Parameters used to highlight different tissue types
The best anatomical detail in fixed chick embryo images was obtained using the technique previously described for mouse embryos (Schneider et al. 2003
). Six-day-old chick embryos were soaked in fixative containing the Gd contrast agent and then mounted in agar containing Gd contrast agent and left for at least 3 days before imaging. This allowed the Gd contrast agent to perfuse the sample and selectively collect in the organs, producing good anatomical image contrast (). Although µMRI cannot achieve the image resolution of optical microscopy, our use of a spin echo imaging protocol has allowed the visualisation of most aspects of the gross anatomy albeit not all of the detail seen in histological sections in the chick atlas (Bellairs & Osmond, 2005
). Our preliminary attempts to image 3-day chick embryos were not so successful, although it seems likely that contrast agents will help in visualising early stages in chick development.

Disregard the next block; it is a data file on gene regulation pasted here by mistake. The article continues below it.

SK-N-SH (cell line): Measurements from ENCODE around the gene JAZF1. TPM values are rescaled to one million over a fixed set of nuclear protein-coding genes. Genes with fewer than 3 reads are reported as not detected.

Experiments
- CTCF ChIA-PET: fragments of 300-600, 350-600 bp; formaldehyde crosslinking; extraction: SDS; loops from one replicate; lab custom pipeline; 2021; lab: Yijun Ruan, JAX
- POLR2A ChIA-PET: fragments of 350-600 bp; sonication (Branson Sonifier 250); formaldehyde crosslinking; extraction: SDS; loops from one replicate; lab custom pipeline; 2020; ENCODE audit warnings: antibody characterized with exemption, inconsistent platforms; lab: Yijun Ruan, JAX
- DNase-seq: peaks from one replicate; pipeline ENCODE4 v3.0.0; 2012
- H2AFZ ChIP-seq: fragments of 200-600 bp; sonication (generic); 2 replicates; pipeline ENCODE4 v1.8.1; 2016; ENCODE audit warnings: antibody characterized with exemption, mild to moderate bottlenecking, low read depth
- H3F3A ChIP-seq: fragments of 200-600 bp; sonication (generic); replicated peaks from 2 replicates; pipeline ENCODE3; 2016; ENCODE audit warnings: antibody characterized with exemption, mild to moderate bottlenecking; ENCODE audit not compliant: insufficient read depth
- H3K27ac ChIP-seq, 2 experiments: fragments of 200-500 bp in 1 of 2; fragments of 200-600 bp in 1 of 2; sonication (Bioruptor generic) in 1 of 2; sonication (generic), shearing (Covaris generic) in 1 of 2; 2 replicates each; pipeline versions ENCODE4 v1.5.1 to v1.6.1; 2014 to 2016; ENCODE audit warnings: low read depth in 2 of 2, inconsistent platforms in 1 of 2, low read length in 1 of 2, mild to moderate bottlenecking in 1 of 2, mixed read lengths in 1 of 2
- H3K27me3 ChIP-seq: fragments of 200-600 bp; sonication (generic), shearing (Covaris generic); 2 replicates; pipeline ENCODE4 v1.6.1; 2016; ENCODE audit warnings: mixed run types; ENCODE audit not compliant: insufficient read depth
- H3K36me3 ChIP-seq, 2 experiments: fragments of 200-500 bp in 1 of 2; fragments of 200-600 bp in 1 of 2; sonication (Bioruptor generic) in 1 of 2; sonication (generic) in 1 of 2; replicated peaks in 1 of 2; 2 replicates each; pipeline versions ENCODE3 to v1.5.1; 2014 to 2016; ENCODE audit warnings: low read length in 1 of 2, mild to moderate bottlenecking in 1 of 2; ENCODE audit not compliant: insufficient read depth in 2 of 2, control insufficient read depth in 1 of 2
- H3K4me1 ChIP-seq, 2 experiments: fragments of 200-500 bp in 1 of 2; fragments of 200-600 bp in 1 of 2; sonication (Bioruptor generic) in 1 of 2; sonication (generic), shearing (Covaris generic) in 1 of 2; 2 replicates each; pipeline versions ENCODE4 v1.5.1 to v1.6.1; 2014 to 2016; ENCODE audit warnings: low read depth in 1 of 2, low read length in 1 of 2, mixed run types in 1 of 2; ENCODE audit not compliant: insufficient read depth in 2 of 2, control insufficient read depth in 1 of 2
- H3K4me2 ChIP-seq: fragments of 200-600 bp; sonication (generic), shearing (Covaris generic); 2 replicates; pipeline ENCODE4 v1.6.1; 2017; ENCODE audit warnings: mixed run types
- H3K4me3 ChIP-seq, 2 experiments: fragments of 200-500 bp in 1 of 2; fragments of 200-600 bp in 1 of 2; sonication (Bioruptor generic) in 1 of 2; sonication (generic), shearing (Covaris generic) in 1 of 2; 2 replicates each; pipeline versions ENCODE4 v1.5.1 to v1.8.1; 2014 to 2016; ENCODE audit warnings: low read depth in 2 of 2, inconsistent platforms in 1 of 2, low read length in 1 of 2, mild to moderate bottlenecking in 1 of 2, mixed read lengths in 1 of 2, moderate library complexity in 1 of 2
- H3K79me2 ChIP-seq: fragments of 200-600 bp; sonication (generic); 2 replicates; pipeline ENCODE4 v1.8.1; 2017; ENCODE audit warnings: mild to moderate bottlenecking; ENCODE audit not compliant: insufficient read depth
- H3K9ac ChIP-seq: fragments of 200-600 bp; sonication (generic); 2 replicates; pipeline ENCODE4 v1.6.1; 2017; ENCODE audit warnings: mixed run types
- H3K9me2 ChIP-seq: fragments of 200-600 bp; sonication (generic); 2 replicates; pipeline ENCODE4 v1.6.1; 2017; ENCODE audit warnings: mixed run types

MRI is a non-invasive, non-destructive technique and therefore there is the prospect of being able to use µMRI to follow development of living embryos over time. Here we have described parameters for producing detailed anatomical images of first unfixed embryos and then living quail embryos following injection of contrast agents into the egg. So far, the earliest in ovo embryos we have examined have been around 7 days. We would like to use MRI to monitor effects of experimental manipulations on limb development in real time. However, operations, such as implantation of a retinoic acid bead described here, are typically being carried out in 3-day-old embryos, and the challenge will be to improve the imaging of much younger embryos. In this study, the aim was to reveal anatomy and to visualise the live embryo; no observations were made as to any detrimental effects on development which might have been caused by the contrast agent and this, too, must be examined during future studies.